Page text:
The Concept of Food Safety: An Overview

Linda Benedict  |  4/27/2006 8:08:44 PM

Douglas L. Park and Carolos E. Ayala

Food consumption plays two roles in human development: nutrition and disease prevention. Foods provide not only protein, fats, vitamins, minerals and other constituents essential for growth, but also components necessary for prevention of certain diseases. For proper growth and mental development, people must eat a balanced diet. Food is both abundant and generally recognized to be safe, but some human illnesses can be traced to foods. The causes of these illnesses may be natural constituents of foods, such as contaminating pathogenic bacteria, or chemicals in minute amounts that have been added for other purposes, such as pesticides for insect control before harvest or food additives for enhancing food quality and safety.

Illnesses associated with foods are rare. When they occur, however, the adverse effect on human health and the food supply availability can be significant. Studies conducted in research laboratories play an important role in identifying the sources of foodborne health risks and the development of procedures and products that reduce the magnitude and significance of foodborne hazards. These studies help provide the assurance of a safe, wholesome food supply. Industry, academia and public health agencies work hand-in-hand to reach this goal.

Components of Foodborne Hazards
Foodborne hazards can be classified into pathogenic organisms, intrinsic components and chemicals. The primary categories of foodborne pathogenic organisms are bacteria, viruses and parasites. Problem pathogens that have been featured in the news in recent years include Escherichia coli (E. coli) O157:H7 in meat and apple juice, Salmonella in eggs and on vegetables, Cyclospora on fruit, Cryptosporidium in drinking water and hepatitis A virus in frozen strawberries. Numerous methods have been developed and are used to reduce risks posed by pathogenic microorganisms including pasteurization, cooking, addition of preservatives and proper storage conditions.

Intrinsic food components include nutritional factors and thousands of contaminant compounds naturally present in foods. The intrinsic component hazards in the food supply associated with nutritional factors can be either deficiencies or excesses. Pellagra, scurvy, goiter, rickets and beriberi are examples of the former, and toxicity from excessive fat-soluble vitamins and minerals illustrates the latter. On the other hand, natural contaminants include those occurring in foods of plant origin, such as the oxalates in spinach and the glycoalkaloids in potatoes. Eating a nutritious diet including mixed and varied components can minimize most of these problems.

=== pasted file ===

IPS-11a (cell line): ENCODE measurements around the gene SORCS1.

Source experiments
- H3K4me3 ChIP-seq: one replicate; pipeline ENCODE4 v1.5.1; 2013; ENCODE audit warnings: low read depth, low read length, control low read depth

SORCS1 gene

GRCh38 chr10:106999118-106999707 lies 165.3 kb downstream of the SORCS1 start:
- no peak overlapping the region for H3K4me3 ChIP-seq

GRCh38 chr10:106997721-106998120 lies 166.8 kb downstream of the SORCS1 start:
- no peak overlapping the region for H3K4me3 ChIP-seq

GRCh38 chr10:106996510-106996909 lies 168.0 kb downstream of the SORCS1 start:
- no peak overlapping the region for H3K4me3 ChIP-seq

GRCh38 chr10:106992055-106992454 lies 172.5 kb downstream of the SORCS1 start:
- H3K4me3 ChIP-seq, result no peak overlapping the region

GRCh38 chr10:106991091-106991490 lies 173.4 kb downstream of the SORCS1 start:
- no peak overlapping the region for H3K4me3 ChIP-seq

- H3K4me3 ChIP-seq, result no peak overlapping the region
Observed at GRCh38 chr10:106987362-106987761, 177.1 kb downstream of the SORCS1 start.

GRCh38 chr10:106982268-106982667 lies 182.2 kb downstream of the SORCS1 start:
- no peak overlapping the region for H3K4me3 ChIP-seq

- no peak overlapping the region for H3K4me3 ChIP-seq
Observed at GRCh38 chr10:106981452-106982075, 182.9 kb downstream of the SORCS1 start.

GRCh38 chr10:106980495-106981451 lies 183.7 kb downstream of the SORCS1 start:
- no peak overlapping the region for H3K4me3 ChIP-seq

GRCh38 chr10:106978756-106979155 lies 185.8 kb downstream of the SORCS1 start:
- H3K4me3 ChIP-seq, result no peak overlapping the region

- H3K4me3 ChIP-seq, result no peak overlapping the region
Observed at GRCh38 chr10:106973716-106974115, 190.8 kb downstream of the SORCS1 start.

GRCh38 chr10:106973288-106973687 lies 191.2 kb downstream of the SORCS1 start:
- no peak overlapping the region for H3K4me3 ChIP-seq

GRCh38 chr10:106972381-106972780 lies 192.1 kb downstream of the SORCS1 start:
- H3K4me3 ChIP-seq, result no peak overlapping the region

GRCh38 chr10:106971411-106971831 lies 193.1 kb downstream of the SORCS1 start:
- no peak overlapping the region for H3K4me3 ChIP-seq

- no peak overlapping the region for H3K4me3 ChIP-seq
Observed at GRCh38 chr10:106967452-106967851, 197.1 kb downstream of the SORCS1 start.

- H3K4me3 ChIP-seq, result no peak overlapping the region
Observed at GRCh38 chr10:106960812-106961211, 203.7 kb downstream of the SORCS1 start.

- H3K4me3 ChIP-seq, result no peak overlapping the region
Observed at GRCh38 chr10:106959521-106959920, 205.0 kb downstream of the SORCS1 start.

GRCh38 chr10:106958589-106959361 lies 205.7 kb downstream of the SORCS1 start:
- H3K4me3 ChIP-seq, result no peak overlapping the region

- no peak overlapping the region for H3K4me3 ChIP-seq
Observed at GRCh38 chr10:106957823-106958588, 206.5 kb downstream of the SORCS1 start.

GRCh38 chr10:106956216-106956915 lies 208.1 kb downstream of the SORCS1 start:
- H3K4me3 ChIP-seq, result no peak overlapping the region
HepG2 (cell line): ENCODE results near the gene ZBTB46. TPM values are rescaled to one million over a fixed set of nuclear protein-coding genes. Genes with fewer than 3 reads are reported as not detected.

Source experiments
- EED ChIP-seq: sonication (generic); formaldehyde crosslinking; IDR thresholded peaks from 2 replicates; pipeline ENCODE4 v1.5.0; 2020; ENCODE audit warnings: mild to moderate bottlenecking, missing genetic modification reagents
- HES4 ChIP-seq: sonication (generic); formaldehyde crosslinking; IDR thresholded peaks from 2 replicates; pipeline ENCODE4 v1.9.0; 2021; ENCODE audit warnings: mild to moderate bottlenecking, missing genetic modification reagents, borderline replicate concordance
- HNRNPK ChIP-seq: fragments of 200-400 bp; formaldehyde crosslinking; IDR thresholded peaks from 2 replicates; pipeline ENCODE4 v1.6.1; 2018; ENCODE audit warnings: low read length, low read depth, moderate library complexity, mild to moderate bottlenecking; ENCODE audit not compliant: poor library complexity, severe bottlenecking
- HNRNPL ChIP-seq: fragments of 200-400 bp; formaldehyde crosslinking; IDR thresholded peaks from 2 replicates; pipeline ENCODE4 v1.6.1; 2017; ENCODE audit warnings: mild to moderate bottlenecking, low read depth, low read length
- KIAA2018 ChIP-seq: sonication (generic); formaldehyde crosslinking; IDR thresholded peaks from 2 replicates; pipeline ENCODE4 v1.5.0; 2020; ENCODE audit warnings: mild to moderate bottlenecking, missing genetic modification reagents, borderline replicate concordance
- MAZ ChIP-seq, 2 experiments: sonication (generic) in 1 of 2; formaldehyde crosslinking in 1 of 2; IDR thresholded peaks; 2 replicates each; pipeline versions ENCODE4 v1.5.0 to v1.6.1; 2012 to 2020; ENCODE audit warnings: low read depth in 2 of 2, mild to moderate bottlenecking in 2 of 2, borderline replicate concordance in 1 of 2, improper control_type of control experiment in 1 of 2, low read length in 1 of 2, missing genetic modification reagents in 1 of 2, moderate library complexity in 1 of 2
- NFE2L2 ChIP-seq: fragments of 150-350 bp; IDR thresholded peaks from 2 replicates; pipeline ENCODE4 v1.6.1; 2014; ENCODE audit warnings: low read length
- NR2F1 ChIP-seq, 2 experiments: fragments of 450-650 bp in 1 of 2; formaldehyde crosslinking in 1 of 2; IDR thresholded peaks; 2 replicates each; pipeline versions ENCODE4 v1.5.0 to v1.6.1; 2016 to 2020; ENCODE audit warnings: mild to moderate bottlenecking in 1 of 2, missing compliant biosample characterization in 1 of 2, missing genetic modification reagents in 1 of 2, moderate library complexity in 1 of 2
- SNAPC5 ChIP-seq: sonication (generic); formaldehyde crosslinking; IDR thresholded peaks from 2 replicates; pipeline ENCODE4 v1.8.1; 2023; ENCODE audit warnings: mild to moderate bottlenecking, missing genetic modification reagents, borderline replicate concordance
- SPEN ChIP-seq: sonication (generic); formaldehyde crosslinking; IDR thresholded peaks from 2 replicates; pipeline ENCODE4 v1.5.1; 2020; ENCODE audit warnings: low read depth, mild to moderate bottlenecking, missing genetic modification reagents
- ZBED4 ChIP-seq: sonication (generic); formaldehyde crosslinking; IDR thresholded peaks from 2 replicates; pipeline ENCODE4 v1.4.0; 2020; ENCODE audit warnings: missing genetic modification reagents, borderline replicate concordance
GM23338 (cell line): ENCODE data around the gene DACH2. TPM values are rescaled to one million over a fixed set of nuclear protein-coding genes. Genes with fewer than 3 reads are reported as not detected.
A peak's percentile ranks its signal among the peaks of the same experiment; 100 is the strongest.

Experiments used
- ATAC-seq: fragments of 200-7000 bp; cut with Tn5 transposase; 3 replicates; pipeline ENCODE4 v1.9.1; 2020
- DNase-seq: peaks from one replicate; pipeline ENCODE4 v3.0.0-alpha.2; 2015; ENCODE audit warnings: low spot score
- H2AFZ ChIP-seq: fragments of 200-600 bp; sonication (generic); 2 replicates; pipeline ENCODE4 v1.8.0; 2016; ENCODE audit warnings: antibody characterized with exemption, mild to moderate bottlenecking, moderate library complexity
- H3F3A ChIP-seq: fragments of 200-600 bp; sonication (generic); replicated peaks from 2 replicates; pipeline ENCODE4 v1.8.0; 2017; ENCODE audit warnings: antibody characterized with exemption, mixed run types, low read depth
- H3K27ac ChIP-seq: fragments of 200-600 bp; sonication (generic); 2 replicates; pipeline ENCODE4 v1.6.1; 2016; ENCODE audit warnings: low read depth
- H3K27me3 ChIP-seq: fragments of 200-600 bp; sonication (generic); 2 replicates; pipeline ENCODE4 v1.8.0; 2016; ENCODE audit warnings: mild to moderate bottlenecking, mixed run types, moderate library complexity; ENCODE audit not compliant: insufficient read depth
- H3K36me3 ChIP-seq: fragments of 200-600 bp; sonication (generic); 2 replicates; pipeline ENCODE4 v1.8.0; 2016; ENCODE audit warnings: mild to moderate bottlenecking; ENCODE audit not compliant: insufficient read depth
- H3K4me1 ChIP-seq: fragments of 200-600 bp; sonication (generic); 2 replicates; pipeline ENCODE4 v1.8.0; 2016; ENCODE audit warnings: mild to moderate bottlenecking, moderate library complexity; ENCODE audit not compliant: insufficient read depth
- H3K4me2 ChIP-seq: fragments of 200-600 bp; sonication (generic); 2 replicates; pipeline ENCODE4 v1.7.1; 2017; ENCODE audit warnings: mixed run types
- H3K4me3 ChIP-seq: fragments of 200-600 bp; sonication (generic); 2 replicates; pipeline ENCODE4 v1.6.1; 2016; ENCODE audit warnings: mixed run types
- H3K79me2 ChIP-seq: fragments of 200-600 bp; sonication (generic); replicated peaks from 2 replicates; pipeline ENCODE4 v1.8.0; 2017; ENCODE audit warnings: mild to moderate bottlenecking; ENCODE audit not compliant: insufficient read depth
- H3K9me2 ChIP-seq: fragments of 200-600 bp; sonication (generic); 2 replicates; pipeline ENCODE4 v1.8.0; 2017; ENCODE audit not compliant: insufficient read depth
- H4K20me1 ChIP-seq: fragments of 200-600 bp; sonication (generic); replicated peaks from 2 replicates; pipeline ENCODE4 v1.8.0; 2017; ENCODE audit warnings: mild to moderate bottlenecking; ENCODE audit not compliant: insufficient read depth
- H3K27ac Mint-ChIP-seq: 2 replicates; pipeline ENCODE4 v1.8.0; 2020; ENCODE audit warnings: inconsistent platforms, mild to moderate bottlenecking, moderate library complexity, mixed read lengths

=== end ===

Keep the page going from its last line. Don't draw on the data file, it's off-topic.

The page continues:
Hazardous chemicals in foods include naturally occurring toxicants, agro-industrial contaminants and food additives. The naturally occurring toxicants pose the greatest risk, and food additives the least. Naturally occurring toxicants are chemicals from the natural environment that occur in foods and animal feeds, including mycotoxins and algal metabolites, aquatic biotoxins, phytoalexins, intrinsic components of plants, bacterial toxins, cyanobacterial toxins and food decomposition components. Food additives pose relatively little risk because of intensive testing required by public health agencies before approval for food or animal feed use. Food additive categories in the United States are classified as direct, indirect, generally recognized as safe (GRAS) substances, pesticide residues and animal drug residues. Major efforts are under way to identify the risks posed by these compounds, develop cost-effective measures to remove the risk and provide important information to consumers on the role they can play in promoting food safety.

Risk Assessment
Risks associated with food hazards and chemical exposure, although not common, make the public more aware of foodborne hazards in their daily lives.

Once a specified hazard has been identified as causing a particular health effect, a risk assessment is conducted. The goal of the risk assessment is to estimate the risk to humans caused by the potential hazard. A risk assessment is conducted following three basic steps: hazard evaluation, human exposure evaluation and risk determination or estimation. Once these have been determined, a risk management strategy is developed to reduce the risk to the lowest practical level, while trying to maintain an adequate, wholesome food supply.

Using aflatoxin contamination in agricultural commodities as an example, the initial step collects the available information about the level and extent of the contamination as well as the toxicity potential. Since the aflatoxin dose will have an effect on the risk, nature and severity of toxicity, this step also includes a dose-response evaluation. For each determined form of toxicity caused by aflatoxin, the dose-response evaluation will help establish the quantitative relationship between dose and risk of toxicity in the range of doses that have been or might be experienced by consumers. The assembled data are critically evaluated to determine the forms of toxicity that may be caused by aflatoxin and to determine how vulnerable human beings may be to its toxic effects under certain conditions.